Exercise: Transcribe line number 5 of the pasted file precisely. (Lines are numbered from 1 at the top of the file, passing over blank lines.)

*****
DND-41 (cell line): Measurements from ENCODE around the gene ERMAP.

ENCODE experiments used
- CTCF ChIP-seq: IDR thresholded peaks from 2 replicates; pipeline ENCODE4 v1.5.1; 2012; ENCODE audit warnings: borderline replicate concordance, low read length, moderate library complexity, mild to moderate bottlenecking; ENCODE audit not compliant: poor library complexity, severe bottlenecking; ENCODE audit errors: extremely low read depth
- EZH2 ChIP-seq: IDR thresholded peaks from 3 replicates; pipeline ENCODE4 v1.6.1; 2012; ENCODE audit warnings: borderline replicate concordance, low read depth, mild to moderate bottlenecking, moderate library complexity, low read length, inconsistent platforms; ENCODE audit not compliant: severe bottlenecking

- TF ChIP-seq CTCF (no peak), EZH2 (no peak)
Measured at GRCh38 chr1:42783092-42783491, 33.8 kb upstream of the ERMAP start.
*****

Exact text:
- TF ChIP-seq CTCF (no peak), EZH2 (no peak)